What is Nitriding – Process, Advantages and Disadvantages
Introduction to Nitriding:
Nitriding is a case-hardening process of enriching the solid steel surface with nitrogen at a low temperature, normally in the range of 500-575°C (i.e., below A1), when the steel is ferritic.
There are two general types of nitriding processes:
1. For alloy steels containing strong nitride-forming elements. (Hard Nitriding)
2. For unalloyed low carbon steels. (Soft Nitriding)
Commonly, the definition of term ‘nitriding’ is synonym to gas-nitriding of nitriding (alloy) steels (also called nitralloys), i.e., it is understood as the enrichment of solid steel surface with nitrogen by heating it in an atmosphere of NH3 gas at a temperature normally in the range of 500-575°C for a prolonged period of 48 to 96 hours, depending upon the case-depth desired. Now-a-days, nitriding is also done in other mediums. The steels at the nitriding temperatures have microstructure consisting normally of ferrite and carbides.
As NH3 dissociates to give atomic-nitrogen at the steel surface, it gets absorbed there, and then diffuses inside. There takes place interaction between N and the alloy solute atoms, principally of Al, Cr, Mo, resulting in the formation of fine, closely-spaced and uniformly dispersed coherent-alloy-nitrides precipitate-particles in ferrite. Dislocations seem to be required for the nucleation of these nitride-particles, and thus, dislocations are created providing more sites for nucleation.
Main Reasons for Nitriding:
1. To obtain high surface hardness, wear resistance and antigalling properties. Hardness obtained is higher than obtained by carburising. Hardness HRC 62-67 or even 71 can be obtained.
2. To improve fatigue properties.
3. To improve corrosion resistance in atmosphere, water, steam, etc. (except stainless steels).
4. To have good high temperature (up to nitriding temperature ≈ 550°C) properties. As the case has high resistance to tempering, it retains high hardness at high temperatures.
5. No dangers of quench cracks and distortion i.e., high dimensional stability. No other heat treatment is required after nitriding.
Operations before Nitriding:
Normally several operations are done before nitriding:
1. Hardening and Tempering:
Nitriding steels are invariably hardened and tempered at high temperature to increase the strength and toughness of the core. The tempering temperature is at least 30° higher than the nitriding temperature, normally 600-675°C. Steel now has sorbitic structure which is also good for machining.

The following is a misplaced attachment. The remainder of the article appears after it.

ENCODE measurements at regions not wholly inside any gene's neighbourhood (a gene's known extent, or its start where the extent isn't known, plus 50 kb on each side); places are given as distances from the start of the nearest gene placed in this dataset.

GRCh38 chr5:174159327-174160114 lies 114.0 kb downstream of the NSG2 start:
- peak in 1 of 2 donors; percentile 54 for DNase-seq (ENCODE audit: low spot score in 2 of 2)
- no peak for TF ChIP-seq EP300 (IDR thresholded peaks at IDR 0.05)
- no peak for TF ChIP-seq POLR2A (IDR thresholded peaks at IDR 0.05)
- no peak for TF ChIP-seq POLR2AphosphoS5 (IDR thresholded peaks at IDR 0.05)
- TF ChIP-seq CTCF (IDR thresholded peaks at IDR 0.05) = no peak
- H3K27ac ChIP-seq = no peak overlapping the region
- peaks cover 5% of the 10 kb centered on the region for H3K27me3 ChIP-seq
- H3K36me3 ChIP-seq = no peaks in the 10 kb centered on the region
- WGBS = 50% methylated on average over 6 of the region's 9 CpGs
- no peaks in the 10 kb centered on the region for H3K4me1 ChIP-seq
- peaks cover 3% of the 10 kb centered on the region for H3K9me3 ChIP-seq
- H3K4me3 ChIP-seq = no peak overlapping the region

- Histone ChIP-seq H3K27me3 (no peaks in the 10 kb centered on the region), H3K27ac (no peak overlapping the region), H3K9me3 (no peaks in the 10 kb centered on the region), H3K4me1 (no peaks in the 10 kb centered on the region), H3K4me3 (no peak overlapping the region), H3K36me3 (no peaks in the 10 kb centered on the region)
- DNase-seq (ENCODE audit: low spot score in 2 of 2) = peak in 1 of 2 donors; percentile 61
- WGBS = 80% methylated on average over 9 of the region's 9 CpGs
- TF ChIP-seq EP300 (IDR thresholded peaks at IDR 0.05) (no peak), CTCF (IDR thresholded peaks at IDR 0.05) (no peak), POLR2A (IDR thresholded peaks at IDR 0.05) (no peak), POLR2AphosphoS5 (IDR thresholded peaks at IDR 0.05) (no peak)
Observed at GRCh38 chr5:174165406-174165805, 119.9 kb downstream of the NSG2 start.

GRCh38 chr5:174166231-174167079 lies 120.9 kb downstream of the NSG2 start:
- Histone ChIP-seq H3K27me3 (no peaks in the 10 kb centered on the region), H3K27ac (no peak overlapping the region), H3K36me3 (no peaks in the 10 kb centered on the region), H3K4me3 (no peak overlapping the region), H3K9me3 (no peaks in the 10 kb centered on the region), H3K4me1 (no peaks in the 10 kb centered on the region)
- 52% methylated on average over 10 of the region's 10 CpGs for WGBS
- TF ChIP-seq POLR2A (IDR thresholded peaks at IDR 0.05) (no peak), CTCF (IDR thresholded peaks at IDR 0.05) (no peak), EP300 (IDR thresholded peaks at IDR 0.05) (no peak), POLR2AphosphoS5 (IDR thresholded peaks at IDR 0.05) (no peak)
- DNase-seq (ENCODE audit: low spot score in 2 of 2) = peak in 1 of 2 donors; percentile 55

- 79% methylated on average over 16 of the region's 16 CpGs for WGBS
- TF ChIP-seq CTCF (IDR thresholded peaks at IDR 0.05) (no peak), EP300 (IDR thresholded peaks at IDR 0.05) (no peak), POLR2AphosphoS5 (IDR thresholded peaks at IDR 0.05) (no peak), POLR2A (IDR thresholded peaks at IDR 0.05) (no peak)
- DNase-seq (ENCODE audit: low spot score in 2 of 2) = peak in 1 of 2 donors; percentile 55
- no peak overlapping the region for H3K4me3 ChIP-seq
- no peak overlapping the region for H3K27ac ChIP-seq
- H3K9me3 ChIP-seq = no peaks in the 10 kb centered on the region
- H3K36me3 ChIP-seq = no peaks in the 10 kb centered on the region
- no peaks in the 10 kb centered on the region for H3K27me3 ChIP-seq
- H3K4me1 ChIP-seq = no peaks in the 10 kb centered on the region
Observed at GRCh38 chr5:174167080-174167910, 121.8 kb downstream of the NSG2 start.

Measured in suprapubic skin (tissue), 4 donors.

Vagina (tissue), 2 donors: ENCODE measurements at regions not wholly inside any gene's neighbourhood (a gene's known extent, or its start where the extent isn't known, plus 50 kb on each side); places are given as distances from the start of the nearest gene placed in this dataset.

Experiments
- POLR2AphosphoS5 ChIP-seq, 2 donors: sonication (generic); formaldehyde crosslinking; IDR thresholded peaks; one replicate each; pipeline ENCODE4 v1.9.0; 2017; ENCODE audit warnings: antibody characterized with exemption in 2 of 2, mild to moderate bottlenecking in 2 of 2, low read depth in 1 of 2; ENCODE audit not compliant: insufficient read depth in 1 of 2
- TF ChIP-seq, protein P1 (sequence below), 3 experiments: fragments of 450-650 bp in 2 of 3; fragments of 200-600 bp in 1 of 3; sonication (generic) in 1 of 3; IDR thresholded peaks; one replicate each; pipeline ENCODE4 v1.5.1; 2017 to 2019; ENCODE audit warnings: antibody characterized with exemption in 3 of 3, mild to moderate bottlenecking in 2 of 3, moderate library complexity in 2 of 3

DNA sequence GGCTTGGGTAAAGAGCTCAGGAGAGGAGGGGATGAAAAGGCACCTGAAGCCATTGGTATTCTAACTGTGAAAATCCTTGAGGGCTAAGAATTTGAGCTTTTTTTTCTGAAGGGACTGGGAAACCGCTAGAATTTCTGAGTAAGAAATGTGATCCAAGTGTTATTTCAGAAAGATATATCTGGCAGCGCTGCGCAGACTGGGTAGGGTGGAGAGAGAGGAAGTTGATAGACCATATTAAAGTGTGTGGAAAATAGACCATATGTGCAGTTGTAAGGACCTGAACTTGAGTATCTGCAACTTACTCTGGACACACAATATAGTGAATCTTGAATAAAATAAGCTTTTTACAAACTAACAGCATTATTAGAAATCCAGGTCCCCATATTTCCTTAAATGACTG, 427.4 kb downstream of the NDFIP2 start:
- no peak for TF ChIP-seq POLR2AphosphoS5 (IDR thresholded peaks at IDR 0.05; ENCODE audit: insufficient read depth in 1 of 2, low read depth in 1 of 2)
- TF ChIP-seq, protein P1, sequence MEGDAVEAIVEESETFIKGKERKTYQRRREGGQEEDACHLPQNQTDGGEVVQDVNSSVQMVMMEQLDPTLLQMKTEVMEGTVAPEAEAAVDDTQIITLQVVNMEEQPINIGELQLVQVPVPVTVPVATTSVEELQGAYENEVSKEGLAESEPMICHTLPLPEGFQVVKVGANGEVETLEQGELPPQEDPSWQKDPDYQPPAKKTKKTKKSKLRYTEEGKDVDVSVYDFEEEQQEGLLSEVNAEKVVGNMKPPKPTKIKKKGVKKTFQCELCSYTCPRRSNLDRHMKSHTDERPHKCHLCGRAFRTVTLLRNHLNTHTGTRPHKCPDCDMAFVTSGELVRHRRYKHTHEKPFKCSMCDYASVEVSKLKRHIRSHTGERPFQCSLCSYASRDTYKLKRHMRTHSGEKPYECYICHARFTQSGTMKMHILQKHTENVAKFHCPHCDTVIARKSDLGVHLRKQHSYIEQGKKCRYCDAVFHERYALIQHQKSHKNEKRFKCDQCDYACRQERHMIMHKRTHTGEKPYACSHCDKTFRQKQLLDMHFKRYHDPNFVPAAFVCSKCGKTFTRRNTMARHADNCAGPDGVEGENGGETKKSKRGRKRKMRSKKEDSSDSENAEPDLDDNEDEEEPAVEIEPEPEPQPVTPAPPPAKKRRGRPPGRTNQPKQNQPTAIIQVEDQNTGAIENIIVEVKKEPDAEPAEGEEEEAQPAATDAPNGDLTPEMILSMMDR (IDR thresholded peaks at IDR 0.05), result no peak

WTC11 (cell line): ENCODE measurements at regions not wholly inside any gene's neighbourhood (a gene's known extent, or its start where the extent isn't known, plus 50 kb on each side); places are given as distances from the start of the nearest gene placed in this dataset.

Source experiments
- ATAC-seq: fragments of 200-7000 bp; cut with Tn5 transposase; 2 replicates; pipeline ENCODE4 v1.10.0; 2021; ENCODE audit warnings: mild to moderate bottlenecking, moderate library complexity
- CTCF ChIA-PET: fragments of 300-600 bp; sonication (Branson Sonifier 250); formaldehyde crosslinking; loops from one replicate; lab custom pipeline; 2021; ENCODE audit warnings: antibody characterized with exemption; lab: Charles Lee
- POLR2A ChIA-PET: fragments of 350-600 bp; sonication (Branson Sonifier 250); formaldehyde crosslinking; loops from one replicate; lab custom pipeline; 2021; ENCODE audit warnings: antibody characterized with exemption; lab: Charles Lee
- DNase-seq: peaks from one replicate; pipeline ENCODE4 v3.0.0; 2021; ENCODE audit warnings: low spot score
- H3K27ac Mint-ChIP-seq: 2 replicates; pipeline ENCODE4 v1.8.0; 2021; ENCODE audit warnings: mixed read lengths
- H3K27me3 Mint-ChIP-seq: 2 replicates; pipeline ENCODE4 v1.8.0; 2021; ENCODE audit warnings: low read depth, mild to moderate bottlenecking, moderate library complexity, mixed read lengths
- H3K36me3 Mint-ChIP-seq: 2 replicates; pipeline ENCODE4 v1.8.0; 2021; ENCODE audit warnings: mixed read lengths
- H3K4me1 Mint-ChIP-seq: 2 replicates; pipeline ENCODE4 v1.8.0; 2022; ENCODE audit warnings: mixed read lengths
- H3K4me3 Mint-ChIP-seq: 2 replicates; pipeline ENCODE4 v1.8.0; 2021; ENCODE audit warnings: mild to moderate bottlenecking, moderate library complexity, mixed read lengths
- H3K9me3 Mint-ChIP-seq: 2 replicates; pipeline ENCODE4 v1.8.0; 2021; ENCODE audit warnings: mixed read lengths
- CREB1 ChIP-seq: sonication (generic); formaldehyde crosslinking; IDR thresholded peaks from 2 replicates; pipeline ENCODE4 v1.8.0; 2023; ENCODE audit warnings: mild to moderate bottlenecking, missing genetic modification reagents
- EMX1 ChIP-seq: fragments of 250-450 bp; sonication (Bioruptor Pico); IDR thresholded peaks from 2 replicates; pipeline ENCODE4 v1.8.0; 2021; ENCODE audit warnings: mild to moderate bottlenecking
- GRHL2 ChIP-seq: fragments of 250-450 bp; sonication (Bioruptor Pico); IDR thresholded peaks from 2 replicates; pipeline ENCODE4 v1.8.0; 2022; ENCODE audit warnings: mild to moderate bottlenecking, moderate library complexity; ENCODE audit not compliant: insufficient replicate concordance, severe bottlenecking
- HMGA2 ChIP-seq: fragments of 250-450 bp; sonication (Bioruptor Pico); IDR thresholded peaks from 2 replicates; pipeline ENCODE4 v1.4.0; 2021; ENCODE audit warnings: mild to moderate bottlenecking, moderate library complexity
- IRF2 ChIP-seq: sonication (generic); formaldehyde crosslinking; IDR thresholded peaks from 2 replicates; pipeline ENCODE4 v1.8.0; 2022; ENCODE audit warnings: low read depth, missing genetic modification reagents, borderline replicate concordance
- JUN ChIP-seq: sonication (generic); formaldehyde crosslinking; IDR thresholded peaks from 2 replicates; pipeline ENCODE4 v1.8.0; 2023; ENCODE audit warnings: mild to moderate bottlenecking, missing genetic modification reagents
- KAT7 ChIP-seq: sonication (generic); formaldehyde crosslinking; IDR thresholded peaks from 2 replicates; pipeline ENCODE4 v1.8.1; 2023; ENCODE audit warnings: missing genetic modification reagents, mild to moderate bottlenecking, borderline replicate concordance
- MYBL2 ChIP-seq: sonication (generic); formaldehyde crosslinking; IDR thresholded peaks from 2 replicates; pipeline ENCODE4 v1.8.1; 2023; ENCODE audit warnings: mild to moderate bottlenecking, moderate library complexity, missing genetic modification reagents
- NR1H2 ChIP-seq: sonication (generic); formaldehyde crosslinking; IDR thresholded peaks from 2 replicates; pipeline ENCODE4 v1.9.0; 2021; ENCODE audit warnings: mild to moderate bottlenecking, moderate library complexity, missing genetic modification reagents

2. Final Machining:
All the machining operations are done which give the final size to the component, keeping a close tolerance of 0.03 mm to .05 mm on all areas as parts grow during nitriding. Sharp corners if possible should be rounded off. If heavy machining had been done, the parts may be stress-relieved by heating at 550-570°C for 2-4 hours. Final finish machining may be done then. No machining is done after nitriding.
3. Selective Nitriding:
The areas not to be nitrided are coated with a thin layer of tin (0.01-0.15 mm thick), copper or nickel or water glass. Surface tension keeps the molten tin sticking to the parts while being nitrided. Copper (electrolytically deposited) is also used quite often.
4. Then, nitriding is done as required.
5. Finish-lapping is done.
Process for Nitriding:
Iron-nitrogen equilibrium diagram (Fig. 8.35) can be used to study the nitriding process. At the commonly used nitriding temperature (below 590°), nitrogen dissolves in α-iron up to only 0.1% (called nitrogenous ferrite). When the nitrogen dissolved in a-iron exceeds 0.1%, next phase stable at the temperature, i.e. γ’- nitride (a solid solution) is formed. When nitrogen content exceeds about 6%, ε-nitride (a solid solution) is formed.
Advantages and Disadvantages of Nitriding :
Salt-bath nitriding is commonly restricted to 4 hours, because the density of pores increases with time. Gas nitriding is not restricted but normally a practically reasonable time of 90- 98 hours is not exceeded. Thus, when greater-depth than that can be obtainable with salt-bath nitriding is required, gas-nitriding is done.
Comparing for a case-depth of around 0.1 mm (at hardness of 400 VPN for a steel), salt bath takes much less time of around 2 hours than gas-nitriding.
3. Dimensional distortion is the same (for the same case depth) in both cases, but because salt-bath- nitrided components are water or oil-quenched, additional stresses result in changes in shape, which is extra than obtained in gas-nitriding.
4. Wear Resistance:
Salt-bath nitriding results in higher content of e-carbonitride than in gas-nitriding, unless hydrocarbon is added in nitriding atmosphere to result in same amount of ε -carbonitride. Higher content of ε -carbonitride provides more wear resistance and reduced risk of scuffing.
The toughness of the nitrided case by salt-bath nitriding is inferior to that obtained by gas-nitriding due to rapid quenching done after salt-bath nitriding.
Gas-nitriding is more clean job than salt bath nitriding particularly the related problems of using cyanide salts. There is always a danger even if all the precautions are observed with salt baths.
7. For smaller case depths, salt bath nitriding is cheaper as it takes lesser time.
1. The equipment is complex and needs closer control.
2. The parameters of the process have to be strictly controlled.
3. High initial equipment cost.
4. Different shapes and size parts cannot be ion-nitrided together.
5. Highly skilled personnel are required.
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